The Bare Drop-In Centre Walls

I took down all the posters in the Maths Drop-In Centre on Friday and the effect is startling.
(The reason I took them down is that the Drop-In Centre is moving to a new location in under two weeks and I needed to feel like I was doing something before the boxes arrive and we can pack properly.)
It’s all gone: the Greek alphabet, the regular and semiregular polyhedra, the characters from the phantom tollbooth, the families of number, the picture of me teaching maths as drawn by my daughter, the “solving maths problems” flowchart, and the aims of the Drop-In Centre — and now the walls look as bare as when I arrived.
I almost cried.
It made me realise what a difference all those posters made to the learning environment of the Drop-In Centre. Without them it’s just like any other classroom that never meant anything to me — a place people occupy rather than live in — a dead place.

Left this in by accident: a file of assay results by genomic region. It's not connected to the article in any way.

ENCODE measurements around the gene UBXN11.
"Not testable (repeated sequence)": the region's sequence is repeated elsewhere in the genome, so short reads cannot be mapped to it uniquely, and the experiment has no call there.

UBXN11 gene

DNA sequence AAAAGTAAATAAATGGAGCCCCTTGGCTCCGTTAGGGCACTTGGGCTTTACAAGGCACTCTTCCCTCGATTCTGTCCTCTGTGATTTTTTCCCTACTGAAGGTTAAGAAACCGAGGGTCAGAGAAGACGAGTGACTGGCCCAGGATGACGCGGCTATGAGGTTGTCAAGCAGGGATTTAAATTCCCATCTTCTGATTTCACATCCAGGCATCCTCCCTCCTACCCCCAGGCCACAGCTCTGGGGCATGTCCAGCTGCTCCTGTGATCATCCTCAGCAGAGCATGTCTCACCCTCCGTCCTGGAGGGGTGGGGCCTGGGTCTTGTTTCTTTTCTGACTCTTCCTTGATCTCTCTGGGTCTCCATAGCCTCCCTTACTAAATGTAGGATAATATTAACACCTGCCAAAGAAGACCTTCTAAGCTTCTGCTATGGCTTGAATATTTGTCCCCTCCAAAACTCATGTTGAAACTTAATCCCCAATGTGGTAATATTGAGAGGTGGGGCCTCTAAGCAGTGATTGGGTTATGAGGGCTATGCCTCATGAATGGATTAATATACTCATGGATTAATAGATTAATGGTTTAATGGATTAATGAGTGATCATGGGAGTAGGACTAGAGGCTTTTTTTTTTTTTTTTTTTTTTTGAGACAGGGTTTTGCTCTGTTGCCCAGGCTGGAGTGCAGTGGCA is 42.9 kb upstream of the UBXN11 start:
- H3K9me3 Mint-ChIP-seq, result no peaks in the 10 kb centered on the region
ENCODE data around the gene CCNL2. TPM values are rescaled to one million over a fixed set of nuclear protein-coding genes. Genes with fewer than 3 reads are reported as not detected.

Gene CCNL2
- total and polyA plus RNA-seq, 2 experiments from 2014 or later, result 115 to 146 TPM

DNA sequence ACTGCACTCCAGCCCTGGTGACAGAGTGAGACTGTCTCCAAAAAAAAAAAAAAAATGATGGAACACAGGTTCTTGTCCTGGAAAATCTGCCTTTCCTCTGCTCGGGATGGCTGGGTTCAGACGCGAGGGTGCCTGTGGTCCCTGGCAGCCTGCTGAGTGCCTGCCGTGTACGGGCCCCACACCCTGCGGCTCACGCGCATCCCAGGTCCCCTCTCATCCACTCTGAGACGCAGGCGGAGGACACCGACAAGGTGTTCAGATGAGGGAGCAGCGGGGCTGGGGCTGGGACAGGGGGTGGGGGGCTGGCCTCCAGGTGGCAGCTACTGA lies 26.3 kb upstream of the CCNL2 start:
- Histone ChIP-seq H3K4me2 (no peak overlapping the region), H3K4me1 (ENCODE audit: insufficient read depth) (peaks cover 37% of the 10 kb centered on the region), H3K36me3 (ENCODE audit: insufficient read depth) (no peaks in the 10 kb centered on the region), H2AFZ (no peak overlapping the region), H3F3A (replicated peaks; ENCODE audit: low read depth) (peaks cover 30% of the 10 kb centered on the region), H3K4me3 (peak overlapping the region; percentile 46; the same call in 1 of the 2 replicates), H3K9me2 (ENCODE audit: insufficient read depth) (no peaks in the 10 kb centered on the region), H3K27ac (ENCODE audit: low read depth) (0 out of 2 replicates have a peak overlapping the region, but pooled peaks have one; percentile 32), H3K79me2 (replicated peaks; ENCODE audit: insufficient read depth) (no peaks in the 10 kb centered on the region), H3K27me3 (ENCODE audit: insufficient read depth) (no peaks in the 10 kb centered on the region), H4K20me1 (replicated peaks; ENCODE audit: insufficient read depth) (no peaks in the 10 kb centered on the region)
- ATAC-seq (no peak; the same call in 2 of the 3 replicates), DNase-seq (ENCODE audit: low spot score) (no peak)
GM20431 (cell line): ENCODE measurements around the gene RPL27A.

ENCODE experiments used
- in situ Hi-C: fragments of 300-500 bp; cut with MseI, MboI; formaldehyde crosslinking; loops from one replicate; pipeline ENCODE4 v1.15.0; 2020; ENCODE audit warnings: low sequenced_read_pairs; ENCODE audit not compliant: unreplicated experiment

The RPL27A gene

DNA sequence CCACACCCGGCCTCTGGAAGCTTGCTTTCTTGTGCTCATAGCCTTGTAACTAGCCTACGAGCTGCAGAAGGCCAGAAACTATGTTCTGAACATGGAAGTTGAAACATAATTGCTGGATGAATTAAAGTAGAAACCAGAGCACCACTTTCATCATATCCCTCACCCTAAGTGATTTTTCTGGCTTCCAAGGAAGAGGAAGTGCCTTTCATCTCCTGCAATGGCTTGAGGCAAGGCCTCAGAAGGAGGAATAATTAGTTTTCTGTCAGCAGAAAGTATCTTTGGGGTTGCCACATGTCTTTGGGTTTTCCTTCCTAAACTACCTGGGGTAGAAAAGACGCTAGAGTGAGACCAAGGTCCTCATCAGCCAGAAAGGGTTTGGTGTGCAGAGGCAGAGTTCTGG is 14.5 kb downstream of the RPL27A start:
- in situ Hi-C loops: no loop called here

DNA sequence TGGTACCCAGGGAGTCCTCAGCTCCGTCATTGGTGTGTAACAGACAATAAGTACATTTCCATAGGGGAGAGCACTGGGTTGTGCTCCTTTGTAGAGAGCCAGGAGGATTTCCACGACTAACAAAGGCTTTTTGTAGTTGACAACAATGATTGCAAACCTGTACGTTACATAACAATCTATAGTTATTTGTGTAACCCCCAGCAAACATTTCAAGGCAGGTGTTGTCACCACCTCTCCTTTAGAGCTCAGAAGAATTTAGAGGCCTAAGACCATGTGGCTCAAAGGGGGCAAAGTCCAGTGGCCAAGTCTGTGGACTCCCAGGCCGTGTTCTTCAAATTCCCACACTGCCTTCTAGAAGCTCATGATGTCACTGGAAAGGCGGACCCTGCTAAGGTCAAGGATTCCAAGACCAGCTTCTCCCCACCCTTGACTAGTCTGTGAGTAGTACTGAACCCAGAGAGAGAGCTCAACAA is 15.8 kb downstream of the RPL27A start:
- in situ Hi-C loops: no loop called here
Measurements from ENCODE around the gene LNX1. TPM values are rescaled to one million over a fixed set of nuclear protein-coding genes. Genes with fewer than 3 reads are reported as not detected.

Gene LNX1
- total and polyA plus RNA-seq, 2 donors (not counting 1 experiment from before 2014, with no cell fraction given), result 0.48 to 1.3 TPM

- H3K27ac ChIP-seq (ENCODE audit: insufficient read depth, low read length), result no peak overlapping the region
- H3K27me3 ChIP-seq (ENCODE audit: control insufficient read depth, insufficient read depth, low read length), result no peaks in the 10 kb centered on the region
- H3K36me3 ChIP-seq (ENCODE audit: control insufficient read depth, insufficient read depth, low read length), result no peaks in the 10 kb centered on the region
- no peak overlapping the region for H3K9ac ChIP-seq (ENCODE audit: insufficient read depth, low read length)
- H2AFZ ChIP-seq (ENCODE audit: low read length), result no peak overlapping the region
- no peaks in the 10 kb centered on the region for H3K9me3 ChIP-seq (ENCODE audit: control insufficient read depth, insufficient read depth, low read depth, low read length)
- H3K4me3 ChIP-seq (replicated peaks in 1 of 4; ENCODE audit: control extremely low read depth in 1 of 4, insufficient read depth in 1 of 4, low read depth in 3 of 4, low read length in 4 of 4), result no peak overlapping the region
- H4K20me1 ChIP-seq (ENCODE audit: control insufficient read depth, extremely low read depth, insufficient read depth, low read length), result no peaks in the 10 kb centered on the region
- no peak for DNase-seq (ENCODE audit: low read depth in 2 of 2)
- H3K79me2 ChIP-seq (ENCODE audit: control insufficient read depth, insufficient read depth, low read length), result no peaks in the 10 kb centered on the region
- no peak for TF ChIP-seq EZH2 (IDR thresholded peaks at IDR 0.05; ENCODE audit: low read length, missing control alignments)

Even the students commented on it. When I took down the “solving maths problems” flowchart, one said, “Where will we get our inspiration from now?” and another commented that there won’t be anything to talk about without the interesting posters.
I never knew as surely as now what an effect the environment has on the students. It has helped them to engage with their own learning and to interact with us and each other.
I can’t wait to move so I can put it all back up in the new Drop-In Centre — I want a living classroom again!

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One Response

  1. Ah, those wonderful posters. They certainly helped brighten up our office in the old maths building, when David and I were PhD students. We never quite saw eye to eye about what sort of ‘things’ should have gone in the families of numbers posters. 🙂 But David is right – at some point they stop _being_ numbers.